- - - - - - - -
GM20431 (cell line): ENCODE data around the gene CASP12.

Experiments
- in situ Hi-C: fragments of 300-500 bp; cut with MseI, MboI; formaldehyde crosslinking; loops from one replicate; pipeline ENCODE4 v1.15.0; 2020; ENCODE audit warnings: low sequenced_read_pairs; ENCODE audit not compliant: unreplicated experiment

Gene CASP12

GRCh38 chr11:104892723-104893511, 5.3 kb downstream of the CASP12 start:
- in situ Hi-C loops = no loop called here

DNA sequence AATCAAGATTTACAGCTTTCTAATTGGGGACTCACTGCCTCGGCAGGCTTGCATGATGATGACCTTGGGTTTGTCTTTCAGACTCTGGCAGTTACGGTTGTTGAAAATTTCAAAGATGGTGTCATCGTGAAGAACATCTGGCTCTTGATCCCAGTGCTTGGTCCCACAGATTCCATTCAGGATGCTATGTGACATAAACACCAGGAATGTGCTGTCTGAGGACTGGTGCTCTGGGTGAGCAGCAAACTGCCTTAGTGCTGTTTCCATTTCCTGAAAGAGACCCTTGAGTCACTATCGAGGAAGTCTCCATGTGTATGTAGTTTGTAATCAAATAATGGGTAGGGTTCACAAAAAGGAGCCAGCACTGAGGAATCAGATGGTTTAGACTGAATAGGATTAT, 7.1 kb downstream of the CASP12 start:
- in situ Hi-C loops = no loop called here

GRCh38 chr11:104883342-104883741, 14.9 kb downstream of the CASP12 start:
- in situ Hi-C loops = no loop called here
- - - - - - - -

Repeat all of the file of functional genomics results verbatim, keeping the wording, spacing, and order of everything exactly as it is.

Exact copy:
GM20431 (cell line): ENCODE data around the gene CASP12.

Experiments
- in situ Hi-C: fragments of 300-500 bp; cut with MseI, MboI; formaldehyde crosslinking; loops from one replicate; pipeline ENCODE4 v1.15.0; 2020; ENCODE audit warnings: low sequenced_read_pairs; ENCODE audit not compliant: unreplicated experiment

Gene CASP12

GRCh38 chr11:104892723-104893511, 5.3 kb downstream of the CASP12 start:
- in situ Hi-C loops = no loop called here

DNA sequence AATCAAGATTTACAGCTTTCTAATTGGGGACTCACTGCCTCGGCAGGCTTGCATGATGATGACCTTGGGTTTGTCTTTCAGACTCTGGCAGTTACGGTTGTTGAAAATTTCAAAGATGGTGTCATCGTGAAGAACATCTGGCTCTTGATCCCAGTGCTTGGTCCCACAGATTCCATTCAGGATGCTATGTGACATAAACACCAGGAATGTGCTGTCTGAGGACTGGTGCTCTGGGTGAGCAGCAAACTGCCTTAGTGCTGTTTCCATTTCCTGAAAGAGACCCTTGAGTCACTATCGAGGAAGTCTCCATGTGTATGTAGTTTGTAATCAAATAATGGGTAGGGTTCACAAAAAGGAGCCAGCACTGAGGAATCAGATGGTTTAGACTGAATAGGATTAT, 7.1 kb downstream of the CASP12 start:
- in situ Hi-C loops = no loop called here

GRCh38 chr11:104883342-104883741, 14.9 kb downstream of the CASP12 start:
- in situ Hi-C loops = no loop called here